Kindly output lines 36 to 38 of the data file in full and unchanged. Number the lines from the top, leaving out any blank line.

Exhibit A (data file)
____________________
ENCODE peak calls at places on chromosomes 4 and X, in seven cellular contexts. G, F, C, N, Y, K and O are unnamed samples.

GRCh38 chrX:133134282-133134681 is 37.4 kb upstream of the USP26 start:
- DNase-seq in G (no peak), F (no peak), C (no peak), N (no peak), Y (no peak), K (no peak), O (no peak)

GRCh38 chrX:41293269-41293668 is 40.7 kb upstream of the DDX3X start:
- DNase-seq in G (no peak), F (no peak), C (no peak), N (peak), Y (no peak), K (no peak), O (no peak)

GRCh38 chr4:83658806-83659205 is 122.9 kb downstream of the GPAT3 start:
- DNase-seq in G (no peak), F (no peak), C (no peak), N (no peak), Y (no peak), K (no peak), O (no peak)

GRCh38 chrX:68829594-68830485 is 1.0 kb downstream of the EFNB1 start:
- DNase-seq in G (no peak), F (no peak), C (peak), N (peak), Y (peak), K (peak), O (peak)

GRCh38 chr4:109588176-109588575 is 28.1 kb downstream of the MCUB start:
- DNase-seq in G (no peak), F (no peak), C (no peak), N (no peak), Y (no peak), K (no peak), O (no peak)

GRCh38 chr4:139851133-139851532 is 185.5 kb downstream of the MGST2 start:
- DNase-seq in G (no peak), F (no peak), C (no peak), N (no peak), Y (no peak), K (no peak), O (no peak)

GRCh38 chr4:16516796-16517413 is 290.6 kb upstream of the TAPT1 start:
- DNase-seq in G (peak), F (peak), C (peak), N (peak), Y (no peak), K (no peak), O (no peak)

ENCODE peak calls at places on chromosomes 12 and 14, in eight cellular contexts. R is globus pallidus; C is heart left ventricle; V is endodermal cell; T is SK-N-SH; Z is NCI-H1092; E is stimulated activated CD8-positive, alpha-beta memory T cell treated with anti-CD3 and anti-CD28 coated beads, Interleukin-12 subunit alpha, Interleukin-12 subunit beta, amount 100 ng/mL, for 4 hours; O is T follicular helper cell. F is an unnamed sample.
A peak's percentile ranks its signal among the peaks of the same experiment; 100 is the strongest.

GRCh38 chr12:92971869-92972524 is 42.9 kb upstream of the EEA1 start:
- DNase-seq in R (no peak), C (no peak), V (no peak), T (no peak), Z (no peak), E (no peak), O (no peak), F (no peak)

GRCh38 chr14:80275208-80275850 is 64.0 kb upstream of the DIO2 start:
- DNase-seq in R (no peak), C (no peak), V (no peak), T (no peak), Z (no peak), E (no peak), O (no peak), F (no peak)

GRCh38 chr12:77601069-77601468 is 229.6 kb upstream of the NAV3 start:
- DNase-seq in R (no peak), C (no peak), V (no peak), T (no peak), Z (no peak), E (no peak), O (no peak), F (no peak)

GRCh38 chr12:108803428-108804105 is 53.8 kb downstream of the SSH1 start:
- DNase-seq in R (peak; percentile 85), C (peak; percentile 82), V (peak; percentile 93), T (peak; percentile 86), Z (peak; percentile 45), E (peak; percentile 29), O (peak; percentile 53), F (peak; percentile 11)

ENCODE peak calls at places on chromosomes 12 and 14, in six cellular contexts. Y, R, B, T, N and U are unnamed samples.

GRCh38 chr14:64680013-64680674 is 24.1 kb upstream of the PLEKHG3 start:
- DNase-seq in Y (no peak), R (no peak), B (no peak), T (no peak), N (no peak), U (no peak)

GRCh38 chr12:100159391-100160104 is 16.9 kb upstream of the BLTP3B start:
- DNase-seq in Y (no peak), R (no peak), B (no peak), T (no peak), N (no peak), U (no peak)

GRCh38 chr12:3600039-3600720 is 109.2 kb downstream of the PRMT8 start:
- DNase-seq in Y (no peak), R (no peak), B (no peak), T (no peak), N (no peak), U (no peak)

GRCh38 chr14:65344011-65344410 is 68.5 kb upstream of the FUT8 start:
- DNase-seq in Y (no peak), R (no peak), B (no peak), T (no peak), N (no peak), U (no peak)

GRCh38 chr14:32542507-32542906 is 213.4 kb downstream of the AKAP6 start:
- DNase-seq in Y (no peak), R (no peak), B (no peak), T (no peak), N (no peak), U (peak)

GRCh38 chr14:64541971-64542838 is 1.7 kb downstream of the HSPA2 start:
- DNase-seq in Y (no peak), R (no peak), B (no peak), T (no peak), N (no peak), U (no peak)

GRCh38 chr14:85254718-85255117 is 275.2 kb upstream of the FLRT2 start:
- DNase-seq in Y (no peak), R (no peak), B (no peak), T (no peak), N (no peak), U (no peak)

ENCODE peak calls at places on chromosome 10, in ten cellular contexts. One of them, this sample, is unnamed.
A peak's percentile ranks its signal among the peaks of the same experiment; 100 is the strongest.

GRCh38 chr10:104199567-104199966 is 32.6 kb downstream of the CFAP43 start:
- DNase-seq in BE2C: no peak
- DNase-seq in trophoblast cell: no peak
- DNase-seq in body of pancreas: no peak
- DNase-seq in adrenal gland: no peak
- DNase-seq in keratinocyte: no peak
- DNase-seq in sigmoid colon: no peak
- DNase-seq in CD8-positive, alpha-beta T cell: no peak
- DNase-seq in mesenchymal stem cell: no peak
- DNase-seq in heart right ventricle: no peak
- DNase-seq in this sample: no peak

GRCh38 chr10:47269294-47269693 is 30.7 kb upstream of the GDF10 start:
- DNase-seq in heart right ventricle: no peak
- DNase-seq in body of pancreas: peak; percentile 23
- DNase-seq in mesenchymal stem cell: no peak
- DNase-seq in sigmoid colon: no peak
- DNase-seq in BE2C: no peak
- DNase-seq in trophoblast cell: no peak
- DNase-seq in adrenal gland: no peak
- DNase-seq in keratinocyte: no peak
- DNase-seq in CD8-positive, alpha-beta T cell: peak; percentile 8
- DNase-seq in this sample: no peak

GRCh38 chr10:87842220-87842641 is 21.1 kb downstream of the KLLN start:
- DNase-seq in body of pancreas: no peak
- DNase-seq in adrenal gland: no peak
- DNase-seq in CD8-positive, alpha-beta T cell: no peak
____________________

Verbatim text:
- DNase-seq in Y (no peak), R (no peak), B (no peak), T (no peak), N (no peak), U (peak)

GRCh38 chr14:64541971-64542838 is 1.7 kb downstream of the HSPA2 start:
- DNase-seq in Y (no peak), R (no peak), B (no peak), T (no peak), N (no peak), U (no peak)